Consider how the “habitable world” concept developed by Rosemarie Garland‐Thomson, Emory University researcher and professor, sits at the core of the philosophy of educators who developed and now sustain the structures and processes of schooling that impact young people such as Kolion (Garland‐Thomson 2017b). Garland‐Thomson views public, political, and organizational philosophy as representative of one of “two forms of world‐building, inclusive and eugenic” (Garland‐Thomson 2017a). Unfortunately, often it’s the soft educational eugenics philosophy that is most often expressed in practice, if not in words, across the nation’s schools rather than the creation of habitable worlds that are inclusive of all learners.
If we want our schools to be learning spaces that reveal the strengths of children to us, we have to create a bandwidth of opportunities that do so. That means making decisions differently, decisions driven from values that support equity, accessibility, inclusivity, empathy, cultural responsiveness, and connected relationships inside the ecosystem. Those are the words representative of habitable worlds, not words such as sort, select, remediate, suspend, or fail.
The solution, the way decisions are best made, lies in empowering teachers and students to make choices. Any systemic or institutional decision made for “all kids” or “most kids” or based on quantitative research will – guaranteed – be the wrong decision. Any decision based in “miracle narratives” will be at least as bad. We are not discussing “the average child” or “the average dyslexic” (neither of which exists), nor are we going to base policy on the exceptional case. Instead, we will “solve this” by making individual decisions with individual students. (Socol 2008)
Toolbelt theory says the most important thing students can learn is how to make the world work for them.
Every single one of the laptops me gave to every child from third through twelfth grade had every single tool we could put on it, on it.
We will never create a digital environment that doesn’t have at least three different ways available to do anything.
We made sure every student was the administrator of their own computer so if they found something better online, they could add it.
We’re not gonna screen your choices. We’re just gonna help you make those choices.
Web sites of restaurants, doctor’s offices, other businesses that share useful accessibility information? Who’s doing it right?
I updated “Straws, Neurodiversity, and Disability” with selections from “Starbucks’ Plan to Ban Straws Will Harm Disabled People | Bitch Media”.
Mentioning the effect that banning straws might have on disabled people has become a dangerous proposition. On social media, the anti-straw brigade lectures about alternatives disabled people are already aware of or shames disabled people for needing to drink. “Quit harming the environment because you can’t take care of your own needs,” said one helpful commenter. “Sorry, the trouble cleaning and inconvenience still doesn’t trump the damage caused by plastics,” said another.
Picking a fight over straws may seem nonsensical, but the larger low-waste and zero-waste movements, which tend to be overwhelmingly white and nondisabled, frequently single out products that benefit the disability community, like straws or pre-cut fruits and veggies, as a wasteful use of natural resources. It’s a two-part logic: One, the planet’s resources are limited and growing scarcer, and two, the way to control that is by cutting back on the use of nonrenewables. This does little to explore _which humans_are using the majority of resources on Earth and where the real choke points of waste lie. And it feeds insidious attitudes about who should be “allowed” to use the resources that are available.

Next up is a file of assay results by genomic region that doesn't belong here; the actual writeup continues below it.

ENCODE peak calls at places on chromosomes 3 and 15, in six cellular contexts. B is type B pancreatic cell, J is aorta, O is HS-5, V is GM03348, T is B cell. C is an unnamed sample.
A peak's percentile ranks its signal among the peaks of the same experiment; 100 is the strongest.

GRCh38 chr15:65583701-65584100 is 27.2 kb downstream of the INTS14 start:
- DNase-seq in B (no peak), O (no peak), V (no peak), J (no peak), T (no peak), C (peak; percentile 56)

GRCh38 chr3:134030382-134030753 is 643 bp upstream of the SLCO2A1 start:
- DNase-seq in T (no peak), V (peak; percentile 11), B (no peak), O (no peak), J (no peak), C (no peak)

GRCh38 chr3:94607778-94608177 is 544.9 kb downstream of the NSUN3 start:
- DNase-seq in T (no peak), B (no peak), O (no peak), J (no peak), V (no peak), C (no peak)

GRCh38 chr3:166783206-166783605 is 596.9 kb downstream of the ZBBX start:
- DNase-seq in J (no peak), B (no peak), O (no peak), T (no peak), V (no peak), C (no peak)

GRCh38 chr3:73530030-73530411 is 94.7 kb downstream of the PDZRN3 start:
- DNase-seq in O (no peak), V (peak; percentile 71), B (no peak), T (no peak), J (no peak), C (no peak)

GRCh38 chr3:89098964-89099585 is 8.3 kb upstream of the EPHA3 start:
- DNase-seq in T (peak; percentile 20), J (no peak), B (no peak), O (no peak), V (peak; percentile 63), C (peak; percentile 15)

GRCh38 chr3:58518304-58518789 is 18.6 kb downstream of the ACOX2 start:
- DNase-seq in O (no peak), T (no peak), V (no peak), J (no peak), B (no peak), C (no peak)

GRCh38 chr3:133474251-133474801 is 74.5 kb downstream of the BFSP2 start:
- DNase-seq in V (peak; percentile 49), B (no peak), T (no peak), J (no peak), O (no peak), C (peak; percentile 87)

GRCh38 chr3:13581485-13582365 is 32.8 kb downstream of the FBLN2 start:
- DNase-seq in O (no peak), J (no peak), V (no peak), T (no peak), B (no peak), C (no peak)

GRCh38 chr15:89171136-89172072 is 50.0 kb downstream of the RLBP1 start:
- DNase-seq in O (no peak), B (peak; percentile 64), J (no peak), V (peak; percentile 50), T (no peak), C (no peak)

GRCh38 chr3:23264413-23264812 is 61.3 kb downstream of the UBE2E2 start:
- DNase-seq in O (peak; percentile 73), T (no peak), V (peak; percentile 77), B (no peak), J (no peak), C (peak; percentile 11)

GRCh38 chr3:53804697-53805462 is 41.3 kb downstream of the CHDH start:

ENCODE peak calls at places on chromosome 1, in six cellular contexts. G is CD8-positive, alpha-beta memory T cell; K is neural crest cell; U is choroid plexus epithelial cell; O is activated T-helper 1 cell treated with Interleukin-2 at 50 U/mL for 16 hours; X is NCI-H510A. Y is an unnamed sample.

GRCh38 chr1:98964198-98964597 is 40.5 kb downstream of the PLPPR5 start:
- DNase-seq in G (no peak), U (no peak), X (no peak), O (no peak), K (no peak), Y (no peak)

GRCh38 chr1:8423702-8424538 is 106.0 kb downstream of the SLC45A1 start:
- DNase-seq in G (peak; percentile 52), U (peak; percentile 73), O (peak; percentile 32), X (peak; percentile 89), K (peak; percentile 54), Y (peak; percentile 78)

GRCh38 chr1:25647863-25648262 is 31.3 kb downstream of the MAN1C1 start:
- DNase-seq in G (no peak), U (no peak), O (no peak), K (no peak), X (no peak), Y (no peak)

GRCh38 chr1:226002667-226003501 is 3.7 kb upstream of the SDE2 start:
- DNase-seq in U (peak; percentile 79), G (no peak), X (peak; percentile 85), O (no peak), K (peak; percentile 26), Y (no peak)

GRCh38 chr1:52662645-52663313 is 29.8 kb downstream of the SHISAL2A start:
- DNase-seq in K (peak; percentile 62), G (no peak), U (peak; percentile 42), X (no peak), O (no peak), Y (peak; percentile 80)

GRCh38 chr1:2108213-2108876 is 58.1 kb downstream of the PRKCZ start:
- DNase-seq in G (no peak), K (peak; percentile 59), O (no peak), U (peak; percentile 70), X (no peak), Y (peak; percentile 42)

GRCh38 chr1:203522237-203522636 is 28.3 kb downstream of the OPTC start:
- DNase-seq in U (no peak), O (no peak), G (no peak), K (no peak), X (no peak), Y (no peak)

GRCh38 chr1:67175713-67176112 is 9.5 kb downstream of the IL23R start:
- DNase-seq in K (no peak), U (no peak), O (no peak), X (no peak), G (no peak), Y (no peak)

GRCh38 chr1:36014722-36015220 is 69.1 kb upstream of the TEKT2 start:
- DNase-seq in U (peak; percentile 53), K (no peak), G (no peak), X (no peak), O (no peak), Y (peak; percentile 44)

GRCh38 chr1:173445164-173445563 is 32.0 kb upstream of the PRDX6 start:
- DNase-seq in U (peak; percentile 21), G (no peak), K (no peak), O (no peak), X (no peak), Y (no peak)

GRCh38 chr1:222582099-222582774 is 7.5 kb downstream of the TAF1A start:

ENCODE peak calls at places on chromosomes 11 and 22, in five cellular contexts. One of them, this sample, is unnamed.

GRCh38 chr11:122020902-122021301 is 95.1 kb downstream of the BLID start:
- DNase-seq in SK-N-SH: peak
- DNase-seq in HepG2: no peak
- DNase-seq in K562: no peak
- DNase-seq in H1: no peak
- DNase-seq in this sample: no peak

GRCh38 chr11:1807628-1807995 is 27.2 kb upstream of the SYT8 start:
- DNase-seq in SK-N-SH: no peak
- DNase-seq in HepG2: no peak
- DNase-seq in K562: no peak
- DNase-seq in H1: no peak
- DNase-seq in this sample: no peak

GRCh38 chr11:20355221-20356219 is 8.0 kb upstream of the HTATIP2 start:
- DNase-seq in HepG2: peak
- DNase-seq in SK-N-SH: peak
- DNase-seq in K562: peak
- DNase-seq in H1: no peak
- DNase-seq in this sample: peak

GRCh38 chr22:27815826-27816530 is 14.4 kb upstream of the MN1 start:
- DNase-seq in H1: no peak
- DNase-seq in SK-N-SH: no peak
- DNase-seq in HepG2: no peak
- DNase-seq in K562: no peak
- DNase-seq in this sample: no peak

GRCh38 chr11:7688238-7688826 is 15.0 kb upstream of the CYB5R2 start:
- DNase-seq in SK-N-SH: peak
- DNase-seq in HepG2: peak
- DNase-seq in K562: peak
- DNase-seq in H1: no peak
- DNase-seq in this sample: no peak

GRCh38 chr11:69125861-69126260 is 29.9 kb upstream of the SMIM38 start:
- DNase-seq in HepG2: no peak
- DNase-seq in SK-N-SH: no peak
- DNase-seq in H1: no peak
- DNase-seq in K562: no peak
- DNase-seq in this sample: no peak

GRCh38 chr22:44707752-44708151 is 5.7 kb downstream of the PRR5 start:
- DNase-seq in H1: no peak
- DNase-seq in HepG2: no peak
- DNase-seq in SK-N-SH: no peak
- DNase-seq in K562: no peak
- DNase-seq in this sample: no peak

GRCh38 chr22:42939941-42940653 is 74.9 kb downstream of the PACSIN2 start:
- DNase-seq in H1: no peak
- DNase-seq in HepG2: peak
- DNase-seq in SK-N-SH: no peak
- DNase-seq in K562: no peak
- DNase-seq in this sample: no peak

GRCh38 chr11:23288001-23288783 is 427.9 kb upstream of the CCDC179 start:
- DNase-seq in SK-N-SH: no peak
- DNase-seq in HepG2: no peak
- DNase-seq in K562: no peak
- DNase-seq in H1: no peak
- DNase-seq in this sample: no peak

The “green lifestyle” can come at the expense of disabled people who are often already living low-impact lifestyles by default. (After all, disabled people can be twice as likely to live in poverty as nondisabled people.) When environmentalists promote cutting certain products out of our lives, things that are useful for disabled people are often first on the chopping block.
The idea that disabled people are taking up space and resources they don’t deserve feeds the vitriol aimed at those who voice concerns about inclusivity and zero/low-waste causes. It also contributes to rhetoric around physician-assisted suicide, abortion for disability, healthcare rationing, and other fraught topics.Embedded in all of them is the belief that disabled lives are not worth living, and accommodating disabled people is not worth the resources. The devaluation of disabled people deprives the environmental movement of allies, including those who agree that the planet is in a state of crisis and urgent action is needed. Disabled people, particularly disabled people of color, are in many ways canaries in the coal mine because environmental injustice hits their communities first.
Rather than being considered burdens, disabled people should be viewed as incredibly valuable resources for conversations about leading better lives. A lifetime of having to hack, adapt, and subvert a society that says you don’t belong provides a considerable array of skills for rethinking the way we use natural resources.
I updated “Straws, Neurodiversity, and Disability” with a selection from “Forced Intimacy: An Ableist Norm | Leaving Evidence”.
Forced intimacy is a cornerstone of how ableism functions in an able bodied supremacist world. Disabled people are expected to “strip down” and “show all our cards” metaphorically in order to get the basic access we need in order to survive. We are the ones who must be vulnerable-whether we want to or not-about ourselves, our bodyminds and our abilities. Forced intimacy was one of the many ways I learned that consent does not exist for my disabled asian girl bodymind. People are allowed to ask me intrusive questions about my body, make me “prove” my disability or expect me to share with them every aspect of my accessibility needs. I learned how to simultaneously shrink myself and nonconsensually open myself up as a disabled girl of color every damn day.
I also embedded a video from a disabled straw user.